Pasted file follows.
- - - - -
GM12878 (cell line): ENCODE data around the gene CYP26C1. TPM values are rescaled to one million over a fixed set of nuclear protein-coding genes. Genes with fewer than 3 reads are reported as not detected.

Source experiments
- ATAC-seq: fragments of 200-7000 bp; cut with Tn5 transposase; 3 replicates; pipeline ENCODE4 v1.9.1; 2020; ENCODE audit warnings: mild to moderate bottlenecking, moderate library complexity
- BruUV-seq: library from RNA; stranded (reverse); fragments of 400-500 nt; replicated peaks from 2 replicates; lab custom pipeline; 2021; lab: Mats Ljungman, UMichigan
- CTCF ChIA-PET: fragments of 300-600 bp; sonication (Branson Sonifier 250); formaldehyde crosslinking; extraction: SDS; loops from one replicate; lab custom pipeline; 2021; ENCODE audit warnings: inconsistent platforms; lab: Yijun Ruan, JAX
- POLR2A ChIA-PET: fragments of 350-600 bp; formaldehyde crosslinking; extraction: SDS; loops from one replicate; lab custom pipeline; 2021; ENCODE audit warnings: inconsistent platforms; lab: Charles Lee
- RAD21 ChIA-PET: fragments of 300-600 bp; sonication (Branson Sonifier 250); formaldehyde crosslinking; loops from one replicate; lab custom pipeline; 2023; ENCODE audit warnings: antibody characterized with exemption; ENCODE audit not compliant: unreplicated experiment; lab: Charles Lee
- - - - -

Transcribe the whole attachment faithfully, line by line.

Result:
GM12878 (cell line): ENCODE data around the gene CYP26C1. TPM values are rescaled to one million over a fixed set of nuclear protein-coding genes. Genes with fewer than 3 reads are reported as not detected.

Source experiments
- ATAC-seq: fragments of 200-7000 bp; cut with Tn5 transposase; 3 replicates; pipeline ENCODE4 v1.9.1; 2020; ENCODE audit warnings: mild to moderate bottlenecking, moderate library complexity
- BruUV-seq: library from RNA; stranded (reverse); fragments of 400-500 nt; replicated peaks from 2 replicates; lab custom pipeline; 2021; lab: Mats Ljungman, UMichigan
- CTCF ChIA-PET: fragments of 300-600 bp; sonication (Branson Sonifier 250); formaldehyde crosslinking; extraction: SDS; loops from one replicate; lab custom pipeline; 2021; ENCODE audit warnings: inconsistent platforms; lab: Yijun Ruan, JAX
- POLR2A ChIA-PET: fragments of 350-600 bp; formaldehyde crosslinking; extraction: SDS; loops from one replicate; lab custom pipeline; 2021; ENCODE audit warnings: inconsistent platforms; lab: Charles Lee
- RAD21 ChIA-PET: fragments of 300-600 bp; sonication (Branson Sonifier 250); formaldehyde crosslinking; loops from one replicate; lab custom pipeline; 2023; ENCODE audit warnings: antibody characterized with exemption; ENCODE audit not compliant: unreplicated experiment; lab: Charles Lee